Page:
White tea is not often judged by grades. There are simply too many kinds out there – from China alone – to pinpoint a hierarchy. However, there is a general understanding that the “Big 3″ are Silver Needle (Bai Hao Yinzhen), White Peony (Bai Mu Dan), and Longevity Eyebrow (Shou Mei) rounding out the triad. However, once you take into account other growing regions – such as those in India, Sri Lanka, Africa, and even the U.S. – into the mix, it throws the trinity into question. One thing that isn’t argued is that these came first.
Shou Mei is considered the lowest grade because it is the byproduct of Silver Needle and White Peony production. The leaves that are left over (Da Bai varietal, usually) are incorporated into Shou Mei. I guess you could think of it as the kukicha of the white tea world. And yet, strangely enough, I don’t think I ever tried it.
So, when the opportunity came to try, not just a Shou Mei but an aged Shou Mei, I jumped at the chance. I have to thank the purveyor of this here site for forwarding this to me. I sat on it for awhile, though, because…well…I had no basis for comparison. What did actual, young Shou Mei taste like?
Roughly a month after receiving the aged stuff, I got a package in the mail containing some gifted Shou Mei from a fellow tea blogger. Now I had no excuse to put off trying both and compare. On with the show…er…Shou Mei. Heh…heh…okay, I’ll stop now.
First, the old: This was, apparently, a 20-year-old Shou Mei. I wasn’t aware that white tea could be aged. After all, the type was known for its…well…youngness. Up to this point, I had tried pu-erh cakes pressed with tea buds but never a full-on ancient white tea. I assumed the process used for this was similar to the way they aged oolongs – brought out after a few years, re-roasted, then put back in storage.
The leaves for this looked like loose, raw (sheng) pu-erh – green-to-brown leaves with an earthy aroma bordering on musty. It was more pleasant than I anticipated, though. More so than an oolong of equal age.
The new: The leaves for these resembled Bai Mu Dan to me. The only thing that indicated a difference was the color – more brown than green. However, like all white teas should, it possessed the downy fur indicating the youth of the leaves. That and there was a light, melon-like aroma.
There is often some debate as to whether or not Shou Mei can be considered a white tea. From what I was seeing here, there is no argument. It looked and smelled like a lovely white.
Brewing Instructions: I really didn’t have much to go on here. I read that one could use anywhere from 176F water to 190F. That was quite a spread. I opted for a middle-ground of 180F and a two-and-a-half-minute steep for both. (I was told that the aged stuff could hold well at a regular white tea prep.)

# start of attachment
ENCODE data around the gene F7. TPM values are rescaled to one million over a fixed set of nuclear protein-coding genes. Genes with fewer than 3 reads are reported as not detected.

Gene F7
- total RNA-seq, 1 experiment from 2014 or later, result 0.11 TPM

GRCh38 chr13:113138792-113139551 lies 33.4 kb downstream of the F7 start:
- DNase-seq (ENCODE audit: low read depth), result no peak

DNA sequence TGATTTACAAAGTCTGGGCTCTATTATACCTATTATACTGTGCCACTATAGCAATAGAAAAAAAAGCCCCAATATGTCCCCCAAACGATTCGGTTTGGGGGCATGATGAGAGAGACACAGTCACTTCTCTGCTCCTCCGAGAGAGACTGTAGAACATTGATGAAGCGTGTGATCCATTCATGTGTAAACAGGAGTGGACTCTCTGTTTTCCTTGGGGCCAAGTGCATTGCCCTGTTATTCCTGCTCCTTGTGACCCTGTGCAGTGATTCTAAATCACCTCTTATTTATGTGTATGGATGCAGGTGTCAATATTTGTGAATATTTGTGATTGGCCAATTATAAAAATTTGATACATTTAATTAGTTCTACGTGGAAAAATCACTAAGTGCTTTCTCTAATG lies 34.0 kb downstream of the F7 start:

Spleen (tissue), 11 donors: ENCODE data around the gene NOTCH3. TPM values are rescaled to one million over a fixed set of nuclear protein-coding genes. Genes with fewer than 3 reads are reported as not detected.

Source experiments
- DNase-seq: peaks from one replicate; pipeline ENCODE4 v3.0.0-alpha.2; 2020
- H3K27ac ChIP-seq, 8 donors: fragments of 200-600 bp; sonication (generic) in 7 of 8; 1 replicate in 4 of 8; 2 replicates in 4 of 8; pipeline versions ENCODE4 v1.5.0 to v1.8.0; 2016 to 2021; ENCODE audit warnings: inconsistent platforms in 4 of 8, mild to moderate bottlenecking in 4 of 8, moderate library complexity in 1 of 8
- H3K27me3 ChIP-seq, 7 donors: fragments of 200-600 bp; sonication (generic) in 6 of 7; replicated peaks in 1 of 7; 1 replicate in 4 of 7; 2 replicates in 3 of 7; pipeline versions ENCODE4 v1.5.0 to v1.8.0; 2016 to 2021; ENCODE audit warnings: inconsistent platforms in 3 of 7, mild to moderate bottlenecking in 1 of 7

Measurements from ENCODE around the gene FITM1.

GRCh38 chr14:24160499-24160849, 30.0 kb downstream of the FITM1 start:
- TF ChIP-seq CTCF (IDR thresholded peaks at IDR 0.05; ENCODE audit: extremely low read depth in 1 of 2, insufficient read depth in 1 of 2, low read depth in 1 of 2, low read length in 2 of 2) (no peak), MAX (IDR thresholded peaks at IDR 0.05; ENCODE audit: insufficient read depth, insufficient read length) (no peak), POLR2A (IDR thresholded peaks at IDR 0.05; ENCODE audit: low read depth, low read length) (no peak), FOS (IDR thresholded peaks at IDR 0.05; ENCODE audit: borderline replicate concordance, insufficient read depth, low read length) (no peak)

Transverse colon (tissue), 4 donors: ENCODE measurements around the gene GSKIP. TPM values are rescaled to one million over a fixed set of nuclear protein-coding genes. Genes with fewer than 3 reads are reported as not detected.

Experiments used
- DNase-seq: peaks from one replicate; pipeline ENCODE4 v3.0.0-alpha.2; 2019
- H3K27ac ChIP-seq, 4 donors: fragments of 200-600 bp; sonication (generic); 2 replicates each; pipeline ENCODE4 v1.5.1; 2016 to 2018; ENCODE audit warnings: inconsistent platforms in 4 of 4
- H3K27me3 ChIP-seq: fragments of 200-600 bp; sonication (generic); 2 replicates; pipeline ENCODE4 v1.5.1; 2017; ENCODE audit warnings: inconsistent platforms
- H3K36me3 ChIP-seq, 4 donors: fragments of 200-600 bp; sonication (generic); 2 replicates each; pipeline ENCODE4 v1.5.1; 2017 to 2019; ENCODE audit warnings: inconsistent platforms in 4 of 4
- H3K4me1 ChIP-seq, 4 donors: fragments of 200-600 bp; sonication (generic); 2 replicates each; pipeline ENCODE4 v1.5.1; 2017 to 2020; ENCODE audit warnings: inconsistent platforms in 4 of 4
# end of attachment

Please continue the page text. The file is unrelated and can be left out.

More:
Comparison: First I sipped the young Shou. The liquor was pale yellow, pretty typical for a white tea. The aroma was alarmingly sweet and grape-like. It was treading on Bai Mu Dan territory in fragrance. Taste-wise, it had an expectedly fruity forefront that transitioned into a nectarine texture. I can see where people can mistaken it for an oolong. This reminded me of a Chinese-grown Oriental Beauty (Bai Hao).
The two-decade-old Shou Mei brewed much darker, bold gold rather than pale yellow. The aroma was expectedly earthy, strikingly similar to a pu-erh of equal age. On taste, once I got past the initial feeling of “old”, it settled rather nicely into a smoky, wild-seeming sensation. There was a hint of grapiness, but it was overshadowed by the overall ancient feeling on the tongue. Some comparisons could be drawn between it and an aged oolong. While I liked those, this was far more pleasant.
As a capper to the precedings, I did something no right-minded connoisseur would do. I mixed the two. And…you know what? I think that was my favorite sipping. Yes, I have a weird tongue.
Verdict: For those desiring something soft, sweet, and not as subtle as other white teas…go for the young. Pu-erh fans will find a lot to like in the aged variety. Personally, I would stick with white bud pu-erhs, but this still has its merits. For one, it lasts several infusions. And if you have the opportunity, mix the old and new.
That should raise a “longevity eyebrow”…or three.
Written by Geoff
Its All About the Leaf Reviewer
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